AOL Unveils ‘Bargain Basement’

America Online, Inc. (NYSE: AOL) has announced the creation of a “Bargain Basement” area on its Web site, with brand-name clothes, consumer electronics, housewares and other items offered at prices up to 80 percent below retail.

AOL also said it made an equity investment in SmartBargains, a new company signed to be a premier Shop@AOL merchant partner. The companies did not disclose the size of the investment.

AOL members will get exclusive promotional offers, as well as first crack at bargains on the new site, the companies said.

Surplus Goods

SmartBargains was started just this month by retail, technology and marketing partners including Gordon Brothers Group, a company that helps retailers sell their excess merchandise.

Michael Frieze, chairman and acting chief executive officer of SmartBargains, is also CEO of Gordon Brothers. SmartBargains president John Kerney also comes from the group.

The company’s own Web site has yet to launch.

Attracting Bargain Hunters

AOL decided to start the site because “a third of all online shoppers are bargain-hunters,” Julie Mason, a spokeswoman for the Dulles, Virginia-based company, told the E-Commerce Times. The site is already available to AOL members, she said.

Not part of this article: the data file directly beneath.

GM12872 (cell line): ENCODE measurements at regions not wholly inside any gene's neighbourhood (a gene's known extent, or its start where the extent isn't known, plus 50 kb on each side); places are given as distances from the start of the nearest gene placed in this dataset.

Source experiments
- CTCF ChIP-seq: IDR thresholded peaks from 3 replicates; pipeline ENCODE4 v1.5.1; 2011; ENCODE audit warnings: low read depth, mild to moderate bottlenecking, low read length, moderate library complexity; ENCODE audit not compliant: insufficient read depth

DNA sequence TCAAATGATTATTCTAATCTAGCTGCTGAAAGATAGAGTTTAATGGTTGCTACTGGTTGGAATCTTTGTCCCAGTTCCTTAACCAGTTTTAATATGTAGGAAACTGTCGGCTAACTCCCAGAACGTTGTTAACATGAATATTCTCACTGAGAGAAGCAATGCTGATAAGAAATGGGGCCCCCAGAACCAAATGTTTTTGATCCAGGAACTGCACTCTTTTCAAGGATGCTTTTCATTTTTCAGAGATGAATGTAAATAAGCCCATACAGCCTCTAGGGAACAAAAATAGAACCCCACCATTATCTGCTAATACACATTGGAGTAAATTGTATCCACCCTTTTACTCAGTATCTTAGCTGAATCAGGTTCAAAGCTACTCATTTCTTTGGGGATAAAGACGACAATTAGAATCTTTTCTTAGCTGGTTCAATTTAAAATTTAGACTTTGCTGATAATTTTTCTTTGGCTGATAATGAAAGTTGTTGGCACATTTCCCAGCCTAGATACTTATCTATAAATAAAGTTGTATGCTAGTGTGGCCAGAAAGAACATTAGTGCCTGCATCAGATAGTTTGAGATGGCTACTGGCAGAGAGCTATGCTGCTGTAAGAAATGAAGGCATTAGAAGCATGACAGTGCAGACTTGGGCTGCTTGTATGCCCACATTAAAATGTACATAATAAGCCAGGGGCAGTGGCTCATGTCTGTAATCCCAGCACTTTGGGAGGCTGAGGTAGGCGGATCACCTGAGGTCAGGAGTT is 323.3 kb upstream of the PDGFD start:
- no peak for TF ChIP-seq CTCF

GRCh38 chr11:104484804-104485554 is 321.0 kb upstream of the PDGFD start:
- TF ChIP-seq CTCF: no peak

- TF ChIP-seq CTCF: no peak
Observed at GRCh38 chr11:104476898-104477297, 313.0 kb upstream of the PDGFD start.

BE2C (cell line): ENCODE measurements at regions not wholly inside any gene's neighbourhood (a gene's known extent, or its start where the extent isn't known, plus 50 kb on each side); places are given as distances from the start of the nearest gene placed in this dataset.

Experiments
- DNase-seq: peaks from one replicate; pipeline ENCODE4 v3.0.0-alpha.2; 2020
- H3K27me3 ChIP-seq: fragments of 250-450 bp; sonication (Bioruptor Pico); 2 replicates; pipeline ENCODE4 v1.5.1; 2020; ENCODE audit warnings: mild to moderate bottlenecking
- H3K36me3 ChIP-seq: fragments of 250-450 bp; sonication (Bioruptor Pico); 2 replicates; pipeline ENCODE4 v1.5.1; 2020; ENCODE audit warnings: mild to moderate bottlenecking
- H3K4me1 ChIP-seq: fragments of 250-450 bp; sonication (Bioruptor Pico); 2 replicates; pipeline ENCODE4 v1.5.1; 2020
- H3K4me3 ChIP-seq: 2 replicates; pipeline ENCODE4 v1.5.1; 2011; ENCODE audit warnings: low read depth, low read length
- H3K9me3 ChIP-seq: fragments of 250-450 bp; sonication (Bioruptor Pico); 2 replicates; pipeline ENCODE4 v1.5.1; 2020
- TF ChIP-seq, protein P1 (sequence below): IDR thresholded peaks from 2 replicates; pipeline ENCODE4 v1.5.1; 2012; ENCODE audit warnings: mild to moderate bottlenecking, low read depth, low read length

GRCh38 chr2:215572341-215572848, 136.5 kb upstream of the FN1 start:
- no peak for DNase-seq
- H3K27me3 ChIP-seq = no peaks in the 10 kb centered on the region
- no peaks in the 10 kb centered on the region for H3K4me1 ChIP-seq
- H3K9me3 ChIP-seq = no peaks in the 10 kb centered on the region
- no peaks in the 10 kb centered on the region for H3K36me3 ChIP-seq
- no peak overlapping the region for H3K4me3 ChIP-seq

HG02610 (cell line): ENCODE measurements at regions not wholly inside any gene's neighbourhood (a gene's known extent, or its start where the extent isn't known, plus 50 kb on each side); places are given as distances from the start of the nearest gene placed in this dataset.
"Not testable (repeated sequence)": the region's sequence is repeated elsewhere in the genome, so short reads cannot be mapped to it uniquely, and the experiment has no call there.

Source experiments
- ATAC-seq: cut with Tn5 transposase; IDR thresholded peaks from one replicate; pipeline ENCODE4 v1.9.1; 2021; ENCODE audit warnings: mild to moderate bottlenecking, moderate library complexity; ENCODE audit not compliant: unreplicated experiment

Notably, a new survey from Jupiter Communications shows that most Europeans who buy products online are motivated by better prices. Fifty-seven percent of those surveyed said lower prices would be an incentive to increase their online shopping.

Other research shows that consumers tend to use the Internet to compare prices and research products before buying items in stores. A separate Jupiter survey of kids and teenagers found that while many buy low-priced items like CDs, books and clothing online, 49 percent said they use the Web to look up information about goods and products, which they purchase offline.

Complements Recent Moves

AOL has been busy in recent months developing new strategies to attract people to its service and to keep them online for longer amounts. Earlier this month, AOL purchased, a company with technology that allows Web users to access online information through the use of voice commands over a regular telephone.

AOL touted the acquisition as advancing its “AOL Anywhere” strategy, giving its members access to e-mail, news, traffic and weather reports, and movie times even when they are not sitting in front of a computer.

In a separate move, AOL and Citigroup Inc. announced an alliance that will enable AOL’s 23 million subscribers to pay their bills online.

Starting this fall, Citigroup’s payment services will be made available through all of its channels, including, CompuServe, Digital City, Netscape Netcenter and AOLTV. Users will be able to conduct transfers of money from person to person and between accounts.

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